The Relative Strength Index (RSI) is one of the most popular technical indicators, if not the most popular of them all. There is virtually no trader that didn’t look at the RSI at least one time, trying to understand what it is standing for.
In one of the previous articles here on, we highlighted the importance of the RSI and the classical way to interpret it; look for overbought and oversold levels by the time the indicator moves beyond the 70 or below the 30 levels.
Another way to use the RSI is to look for divergences that both price and oscillator are making. These divergences are either bullish or bearish, and, between price and oscillator, the trader should stay with the oscillator all the time.
The reason for this is the fact that the oscillator considers a bigger period before plotting the value. The standard/default period for the RSI is 14, which means it considers the last 14 candles before plotting a value.
However, there are other ways to trade with the RSI, and one is to identify so-called positive and negative reversals. These reversals are used to forecast future market levels or new price objectives for a market.
You’ll find out that a positive or negative reversal is still using a divergence but things are a bit more complicated. The idea behind using positive or negative reversals is to look at price and RSI to react differently in the same context.
The chart above shows the RSI (14) applied on the USDJPY pair and the trend is a bullish one. A positive reversal takes place when between two RSI points, the price is moving to the upside while the RSI is moving to the downside.
This is not a common situation, but it reflects the way the RSI is constructed. If the price is stalling (consolidating), the RSI will move south.
Like the name suggests, a positive reversal is a bullish signal and calls for traders to buy that currency pair. What would be the actual target?
To find out the target, the following things need to be done:
– Find the corresponding price levels for the two RSI points and the highest price level the market did;
– Calculate the difference between the two RSI levels and add it on top of the highest price level in the positive reversal.
Using the logic described above, the three points are represented in the previous chart. The price objective after a positive reversal is forming, can be calculated using the following formula: (2-1)+3.
This effectively means that the result should be added on top of the maximum value in a positive reversal. The corresponding USDJPY values for the three points shown above are 108.77 for nr. 2, 108.02 and 109.54 for numbers 1 and 3 respectively.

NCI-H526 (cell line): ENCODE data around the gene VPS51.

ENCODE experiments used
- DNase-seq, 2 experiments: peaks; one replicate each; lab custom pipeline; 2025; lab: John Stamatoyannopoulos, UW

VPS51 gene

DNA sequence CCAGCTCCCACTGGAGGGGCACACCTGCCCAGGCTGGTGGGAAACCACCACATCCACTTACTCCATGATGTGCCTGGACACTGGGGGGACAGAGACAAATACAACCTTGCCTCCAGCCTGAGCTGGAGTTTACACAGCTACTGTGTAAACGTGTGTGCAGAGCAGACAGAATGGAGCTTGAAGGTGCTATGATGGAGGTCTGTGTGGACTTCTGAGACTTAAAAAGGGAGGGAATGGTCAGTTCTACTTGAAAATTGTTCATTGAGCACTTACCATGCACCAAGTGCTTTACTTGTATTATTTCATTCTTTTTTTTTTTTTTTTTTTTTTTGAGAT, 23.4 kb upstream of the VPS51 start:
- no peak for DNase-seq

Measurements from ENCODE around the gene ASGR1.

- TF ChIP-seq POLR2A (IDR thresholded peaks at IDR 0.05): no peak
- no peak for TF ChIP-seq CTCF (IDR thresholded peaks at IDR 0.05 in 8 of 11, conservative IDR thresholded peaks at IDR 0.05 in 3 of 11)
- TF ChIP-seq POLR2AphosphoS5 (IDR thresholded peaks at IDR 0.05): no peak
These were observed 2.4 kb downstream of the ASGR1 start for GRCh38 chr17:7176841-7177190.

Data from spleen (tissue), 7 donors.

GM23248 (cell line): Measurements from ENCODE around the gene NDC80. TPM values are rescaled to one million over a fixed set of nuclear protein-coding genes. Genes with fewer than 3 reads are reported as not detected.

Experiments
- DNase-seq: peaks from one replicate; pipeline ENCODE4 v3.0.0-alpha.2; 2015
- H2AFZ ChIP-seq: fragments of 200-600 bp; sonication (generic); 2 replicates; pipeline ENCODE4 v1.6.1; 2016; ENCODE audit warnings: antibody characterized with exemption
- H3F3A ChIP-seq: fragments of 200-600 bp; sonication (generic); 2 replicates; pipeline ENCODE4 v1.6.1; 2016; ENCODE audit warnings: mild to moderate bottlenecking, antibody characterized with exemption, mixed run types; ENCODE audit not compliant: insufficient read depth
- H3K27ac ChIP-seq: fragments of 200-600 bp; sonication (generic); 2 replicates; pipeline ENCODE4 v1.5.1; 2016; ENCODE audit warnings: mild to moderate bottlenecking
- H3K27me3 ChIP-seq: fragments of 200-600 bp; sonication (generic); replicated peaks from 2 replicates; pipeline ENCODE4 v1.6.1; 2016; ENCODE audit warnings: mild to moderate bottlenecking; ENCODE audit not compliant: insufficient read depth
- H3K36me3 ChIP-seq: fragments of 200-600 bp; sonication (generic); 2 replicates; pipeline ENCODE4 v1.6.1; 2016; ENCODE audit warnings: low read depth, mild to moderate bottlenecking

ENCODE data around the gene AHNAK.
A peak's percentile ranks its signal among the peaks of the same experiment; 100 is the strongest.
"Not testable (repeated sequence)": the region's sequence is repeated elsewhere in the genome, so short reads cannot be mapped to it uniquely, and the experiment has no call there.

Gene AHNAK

Calculating the outcome of the (2-1)+3 equation gives us a projected target higher than 109.54 by 75 pips. That is 110.29.
This way, a target was calculated and this is the result of a positive reversal. In a negative reversal, things are looking exactly the opposite, in the sense that we need to have a bearish trend, and then the RSI should diverge from the price.
As you can see, there is quite a difference between the classical way of interpreting the RSI and this way. While the classical way of using, divergences is more popular among traders, using positive and negative reversals has the advantage of offering a take profit for the trade.
The usual caveat applies in this case as well; the bigger the time frame is, the stronger the signal and the bigger the target and market implications. A positive or negative reversal on the monthly chart shows a continuation of the main trend and buying dips/selling spikes might be the right thing to do.
The fact that such a divergence is forming indicates that the trend is still strong! Trying to fade that trend might be an expecting thing to do.
Therefore, positive or negative reversals are useful even if one is not trading them. Only knowing that such a reversal is forming, should be enough of a sign to warn traders that the trend should continue.
Maybe the name of these reversals is not correct, as the trend continues, but they are extremely powerful tools. Practicing this approach in both bullish and bearish markets will result in fewer reversals that are identified.
The reason for this is the fact that they are not that common like the classical divergences, but this only makes them even more powerful. This way of using the Relative Strength Index may be used on other oscillators as well because oscillators are showing more or less the same thing.
The next article here on will deal with using oscillators and the Elliott Waves theory, in an approach intended to pick tops/bottoms in both bullish and bearish markets.

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